Is There Recourse When Fact Checkers Get It Wrong?

Is There Recourse When Fact Checkers Get It Wrong?
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In its fight against “fake news,” Facebook has elevated nearly three dozen of the world’s fact-checking websites to be the ultimate arbitrators of what constitutes “truth” online. In the past, when fact checkers made mistakes, there was little consequence to their errors – one could choose to simply ignore those fact checkers that strayed too far from evidence-based verification. In the Facebook era, however, those fact checkers now have the ability to banish any statement or evidence they believe to be false and even to effectively blacklist outlets they disagree with. This raises an obvious question: Are there checks and balances to this awesome power – any recourse when fact checkers get things wrong?

The short answer is no, as Facebook says it defers exclusively to fact checkers and won’t intervene to prevent a fact checker’s contested verdict from suppressing a story’s visibility or demonetizing a news outlet.

More than any other company, Facebook has turned to fact-checking organizations to help it police “fake news” on its platform. Through a special partnership, Facebook has essentially handed over the keys to its kingdom, granting those organizations the exclusive right to determine what is true and can be discussed and what is false and must be removed. Those statements and stories deemed false by fact checkers are immediately suppressed, resulting in an 80 percent reduction in visibility, while the outlets publishing those stories can be demonetized or face other sanctions.

The consequences of so much power centralized in the hands of so few are far from hypothetical.

In March the satirical website Babylon Bee published a spoof claiming CNN had purchased a massive industrial washing machine into which its reporters inserted their stories to receive their political “spin.” Despite its unquestionably satirical nature, Snopes fact-checked the story, finding it obviously false. In turn, this caused Facebook to immediately reduce visibility of the story on its platform and threaten to remove advertising from the website if it continued to post such stories.

Thankfully for the Babylon Bee, the ensuing media coverage led Facebook to reverse its blacklisting of the article. But what options do the rest of the world’s websites and individuals have to contest fact checks that are ill-conceived or mistaken?

Few, as it turns out. For starters, fact checkers themselves don’t make it easy to question their verdicts. Poynter International Fact Checking Network signatories must agree only to have a corrections policy, but no minimum standards are required of those policies. As long as they offer a mechanism to submit corrections requests, fact checkers are considered in compliance, even if they reject all such requests. The lack of an ombudsman or appeals process at most fact checkers means the decision whether to reconsider a verdict is typically left entirely in the original fact checker’s hands.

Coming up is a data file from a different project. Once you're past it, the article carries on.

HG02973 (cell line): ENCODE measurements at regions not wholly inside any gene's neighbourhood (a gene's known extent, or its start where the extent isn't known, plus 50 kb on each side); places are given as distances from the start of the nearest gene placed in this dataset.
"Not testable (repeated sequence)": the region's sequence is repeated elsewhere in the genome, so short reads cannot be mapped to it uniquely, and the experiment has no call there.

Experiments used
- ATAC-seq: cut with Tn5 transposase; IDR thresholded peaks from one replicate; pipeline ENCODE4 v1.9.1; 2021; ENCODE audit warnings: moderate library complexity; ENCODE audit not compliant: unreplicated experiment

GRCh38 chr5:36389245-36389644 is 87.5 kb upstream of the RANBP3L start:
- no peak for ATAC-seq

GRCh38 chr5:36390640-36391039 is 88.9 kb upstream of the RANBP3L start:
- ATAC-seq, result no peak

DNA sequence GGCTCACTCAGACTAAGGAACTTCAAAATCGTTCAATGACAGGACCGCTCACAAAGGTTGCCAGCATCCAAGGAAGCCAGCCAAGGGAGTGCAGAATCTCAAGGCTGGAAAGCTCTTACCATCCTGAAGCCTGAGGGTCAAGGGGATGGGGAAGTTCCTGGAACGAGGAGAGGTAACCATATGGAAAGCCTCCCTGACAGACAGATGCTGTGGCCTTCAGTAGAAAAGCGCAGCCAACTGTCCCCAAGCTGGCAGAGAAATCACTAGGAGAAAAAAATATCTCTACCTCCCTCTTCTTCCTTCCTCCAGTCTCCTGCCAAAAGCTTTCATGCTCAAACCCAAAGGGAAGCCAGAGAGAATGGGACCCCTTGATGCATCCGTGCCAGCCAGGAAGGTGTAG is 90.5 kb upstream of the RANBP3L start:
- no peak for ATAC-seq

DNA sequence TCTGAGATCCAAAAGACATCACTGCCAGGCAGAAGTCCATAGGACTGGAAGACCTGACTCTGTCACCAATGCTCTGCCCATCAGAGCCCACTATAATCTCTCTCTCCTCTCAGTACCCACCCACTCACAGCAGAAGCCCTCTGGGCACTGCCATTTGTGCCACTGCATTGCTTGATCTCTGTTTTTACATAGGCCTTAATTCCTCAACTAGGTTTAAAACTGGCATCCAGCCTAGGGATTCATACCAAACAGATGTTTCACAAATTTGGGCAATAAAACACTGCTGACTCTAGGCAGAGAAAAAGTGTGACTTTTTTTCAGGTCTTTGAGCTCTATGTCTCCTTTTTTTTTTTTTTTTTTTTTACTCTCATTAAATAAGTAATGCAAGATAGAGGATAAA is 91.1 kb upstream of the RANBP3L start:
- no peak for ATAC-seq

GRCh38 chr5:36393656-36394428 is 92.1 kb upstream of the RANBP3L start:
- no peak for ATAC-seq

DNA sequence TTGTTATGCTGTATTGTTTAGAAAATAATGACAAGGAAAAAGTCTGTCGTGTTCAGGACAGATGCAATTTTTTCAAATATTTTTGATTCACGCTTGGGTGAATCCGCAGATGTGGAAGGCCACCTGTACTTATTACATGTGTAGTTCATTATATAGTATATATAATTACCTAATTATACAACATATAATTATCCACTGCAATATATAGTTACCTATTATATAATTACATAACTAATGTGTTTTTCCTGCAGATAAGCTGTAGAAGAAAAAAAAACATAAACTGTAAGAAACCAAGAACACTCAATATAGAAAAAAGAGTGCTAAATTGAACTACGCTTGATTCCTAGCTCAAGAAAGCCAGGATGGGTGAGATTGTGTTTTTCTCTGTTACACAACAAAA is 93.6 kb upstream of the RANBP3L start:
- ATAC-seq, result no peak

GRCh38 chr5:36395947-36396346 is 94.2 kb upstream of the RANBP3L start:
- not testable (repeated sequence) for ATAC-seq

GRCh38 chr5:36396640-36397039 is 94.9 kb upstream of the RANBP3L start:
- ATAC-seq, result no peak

When asked whether the IFCN had any plans to strengthen its requirements on corrections policies, its director expressed confidence in leaving such decisions exclusively to fact checkers themselves and noted that there were no plans to offer any kind of appeals process.

What happens then when the subject of a contested fact check has their article blacklisted by Facebook and is warned that they may have their advertising stripped as a result of that fact check? Given the substantial monetary damages that a false fact check can cost a website, can they appeal directly to Facebook itself?

Facebook publishes a FAQ page for publishers that outlines the process to contest a fact-check ruling and offers a contact email for each of its fact-checking partners. However, the FAQ notes that “corrections and disputes are processed at the fact-checker's discretion” and that “if your content is rated by multiple organizations, you may need to contact each fact-checker.” Even more ominously, the company notes that “abuse of the corrections and disputes process will be penalized” without clarifying what precisely constitutes “abuse.”

Asked whether Facebook itself offers an appeals process for cases where a fact-checking site refuses to change its ruling, a company spokesperson confirmed that Facebook leaves all corrections decisions exclusively in the hands of the original fact checker. When asked whether it would intervene in extraordinary cases, such as when there is overwhelming evidence contradicting a verdict, the company confirmed that all decisions are left to the fact checkers, regardless of circumstance.

In short, through the business decision of a single Silicon Valley corporation, fact checkers have been elevated from helpful reference librarians into a position of ultimate arbitrator of truth in our online world, without the attendant checks and balances to mitigate abuse. Without action by IFCN or Facebook to establish a centralized appeals process, the only recourse a website has today against a false fact-check verdict is to sue for the monetary damages the resulting Facebook blacklist causes them. Welcome to our Orwellian world of “truth” as brought to you by a few hundred journalists with the unfettered power to control what you can see or share online.

RealClear Media Fellow Kalev Leetaru is a senior fellow at the George Washington University Center for Cyber & Homeland Security. His past roles include fellow in residence at Georgetown University’s Edmund A. Walsh School of Foreign Service and member of the World Economic Forum’s Global Agenda Council on the Future of Government.



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